Since we know that some verses contradict, or abrogate, others, we must conclude that several koranic passages were Satanic inspirations, which other verses have abrogated. If not, this verse is incorrect. But how could Satan manipulate Muhammed at almost any time, and utter koranic revelation through him at his will? Wherever the occult powers override true worship, the force behind the occult and New Age always marks its territory through images.
Even the Islamic Crescent bears the mark of its founder, Mystery Babylon paganism. The Egyptians, Persians, Greeks, Romans, Hindus and American Indians, like the Babylonians, all believed that their gods were just representations of the one god. The ancient people, shortly after the flood, had a knowledge of the True God of Noah, Shem, and Abraham. But the worship of the True God of Noah, Shem, and Abraham soon became perverted into idolatry by the larger population when Nimrod tried to unite the whole world into a One World Government.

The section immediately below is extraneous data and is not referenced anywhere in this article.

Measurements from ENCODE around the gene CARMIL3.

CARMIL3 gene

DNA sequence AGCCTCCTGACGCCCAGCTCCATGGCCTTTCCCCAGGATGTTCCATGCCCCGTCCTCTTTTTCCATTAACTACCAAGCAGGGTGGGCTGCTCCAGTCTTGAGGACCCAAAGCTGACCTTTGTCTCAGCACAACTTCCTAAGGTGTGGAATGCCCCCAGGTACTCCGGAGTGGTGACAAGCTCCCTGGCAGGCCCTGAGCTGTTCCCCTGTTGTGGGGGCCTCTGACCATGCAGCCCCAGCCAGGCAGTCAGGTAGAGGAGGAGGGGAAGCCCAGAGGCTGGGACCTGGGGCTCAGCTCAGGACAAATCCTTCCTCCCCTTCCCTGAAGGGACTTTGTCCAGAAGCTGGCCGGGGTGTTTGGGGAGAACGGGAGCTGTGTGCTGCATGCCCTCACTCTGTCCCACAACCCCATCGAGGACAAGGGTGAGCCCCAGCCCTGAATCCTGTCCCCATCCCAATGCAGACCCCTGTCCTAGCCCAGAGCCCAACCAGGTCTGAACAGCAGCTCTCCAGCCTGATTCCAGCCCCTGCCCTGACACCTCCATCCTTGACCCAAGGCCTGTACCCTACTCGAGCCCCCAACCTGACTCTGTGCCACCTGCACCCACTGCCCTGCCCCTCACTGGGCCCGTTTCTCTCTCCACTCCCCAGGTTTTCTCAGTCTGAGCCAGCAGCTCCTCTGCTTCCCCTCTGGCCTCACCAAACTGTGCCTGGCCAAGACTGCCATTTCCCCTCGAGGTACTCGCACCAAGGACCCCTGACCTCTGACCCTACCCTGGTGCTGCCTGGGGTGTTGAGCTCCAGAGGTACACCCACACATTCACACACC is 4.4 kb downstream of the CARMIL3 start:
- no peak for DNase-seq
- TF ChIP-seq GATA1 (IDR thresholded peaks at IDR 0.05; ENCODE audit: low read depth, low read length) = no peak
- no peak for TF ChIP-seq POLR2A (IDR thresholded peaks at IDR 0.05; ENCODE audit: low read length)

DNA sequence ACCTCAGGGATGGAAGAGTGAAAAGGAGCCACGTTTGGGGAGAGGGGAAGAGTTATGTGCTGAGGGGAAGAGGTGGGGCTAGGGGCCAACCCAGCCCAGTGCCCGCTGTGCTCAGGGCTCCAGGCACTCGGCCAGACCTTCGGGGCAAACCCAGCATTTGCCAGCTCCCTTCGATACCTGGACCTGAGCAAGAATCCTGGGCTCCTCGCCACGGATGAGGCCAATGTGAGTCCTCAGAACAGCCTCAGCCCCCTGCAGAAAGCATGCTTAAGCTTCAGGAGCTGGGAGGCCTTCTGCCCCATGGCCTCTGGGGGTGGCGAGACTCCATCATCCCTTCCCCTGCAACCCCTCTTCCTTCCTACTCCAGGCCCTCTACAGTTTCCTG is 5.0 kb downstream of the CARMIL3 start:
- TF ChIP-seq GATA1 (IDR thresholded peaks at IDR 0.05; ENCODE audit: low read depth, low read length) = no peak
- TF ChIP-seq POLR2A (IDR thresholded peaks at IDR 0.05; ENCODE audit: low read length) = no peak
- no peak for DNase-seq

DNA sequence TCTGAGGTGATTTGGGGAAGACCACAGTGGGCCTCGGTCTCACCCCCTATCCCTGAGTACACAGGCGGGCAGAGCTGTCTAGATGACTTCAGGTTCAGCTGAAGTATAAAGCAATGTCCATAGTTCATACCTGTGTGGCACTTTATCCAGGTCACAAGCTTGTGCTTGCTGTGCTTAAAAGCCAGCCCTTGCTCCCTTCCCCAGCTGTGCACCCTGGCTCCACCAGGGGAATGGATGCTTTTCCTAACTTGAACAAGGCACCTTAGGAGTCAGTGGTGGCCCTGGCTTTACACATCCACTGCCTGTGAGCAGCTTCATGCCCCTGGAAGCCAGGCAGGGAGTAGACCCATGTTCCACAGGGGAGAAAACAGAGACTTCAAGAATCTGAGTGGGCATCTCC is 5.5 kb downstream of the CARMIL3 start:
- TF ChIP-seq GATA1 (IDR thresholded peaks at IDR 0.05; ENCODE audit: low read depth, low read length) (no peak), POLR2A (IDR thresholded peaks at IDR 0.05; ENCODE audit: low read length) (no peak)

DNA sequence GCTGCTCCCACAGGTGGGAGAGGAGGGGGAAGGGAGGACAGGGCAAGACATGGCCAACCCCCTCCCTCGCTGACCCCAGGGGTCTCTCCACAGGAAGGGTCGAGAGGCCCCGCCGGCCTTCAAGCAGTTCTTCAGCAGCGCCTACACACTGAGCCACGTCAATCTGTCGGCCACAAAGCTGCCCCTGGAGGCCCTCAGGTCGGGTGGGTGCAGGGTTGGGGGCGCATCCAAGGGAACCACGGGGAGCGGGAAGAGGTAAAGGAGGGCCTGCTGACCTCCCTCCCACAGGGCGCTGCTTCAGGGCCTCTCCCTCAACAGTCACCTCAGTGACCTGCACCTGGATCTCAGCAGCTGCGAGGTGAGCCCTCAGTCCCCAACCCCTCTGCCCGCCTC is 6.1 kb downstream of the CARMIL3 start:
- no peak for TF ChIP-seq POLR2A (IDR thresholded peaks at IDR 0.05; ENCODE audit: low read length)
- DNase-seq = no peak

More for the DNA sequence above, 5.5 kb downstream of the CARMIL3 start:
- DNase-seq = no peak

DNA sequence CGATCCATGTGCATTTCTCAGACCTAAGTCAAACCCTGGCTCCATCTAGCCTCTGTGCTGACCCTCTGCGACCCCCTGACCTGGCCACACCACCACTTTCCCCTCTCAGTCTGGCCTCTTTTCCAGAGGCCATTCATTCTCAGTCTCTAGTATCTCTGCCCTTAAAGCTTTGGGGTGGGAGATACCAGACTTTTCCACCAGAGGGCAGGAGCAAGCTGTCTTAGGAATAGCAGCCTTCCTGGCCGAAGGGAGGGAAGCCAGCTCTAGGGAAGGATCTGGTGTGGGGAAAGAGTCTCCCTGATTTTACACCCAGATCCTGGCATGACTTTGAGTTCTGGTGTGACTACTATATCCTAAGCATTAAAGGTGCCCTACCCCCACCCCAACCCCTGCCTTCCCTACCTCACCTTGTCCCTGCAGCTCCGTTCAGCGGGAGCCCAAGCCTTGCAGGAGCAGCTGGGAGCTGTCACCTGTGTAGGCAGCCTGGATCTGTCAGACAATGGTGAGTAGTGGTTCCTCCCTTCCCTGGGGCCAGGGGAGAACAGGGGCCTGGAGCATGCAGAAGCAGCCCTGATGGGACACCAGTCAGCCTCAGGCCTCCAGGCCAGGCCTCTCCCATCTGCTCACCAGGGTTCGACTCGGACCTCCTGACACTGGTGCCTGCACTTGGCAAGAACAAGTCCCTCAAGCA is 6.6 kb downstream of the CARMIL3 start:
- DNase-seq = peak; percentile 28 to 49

Just as the ancients believed their various gods to be different expressions of the Only god, so did Muhammed, when he united the 360 gods at Mecca into just one god, Allah.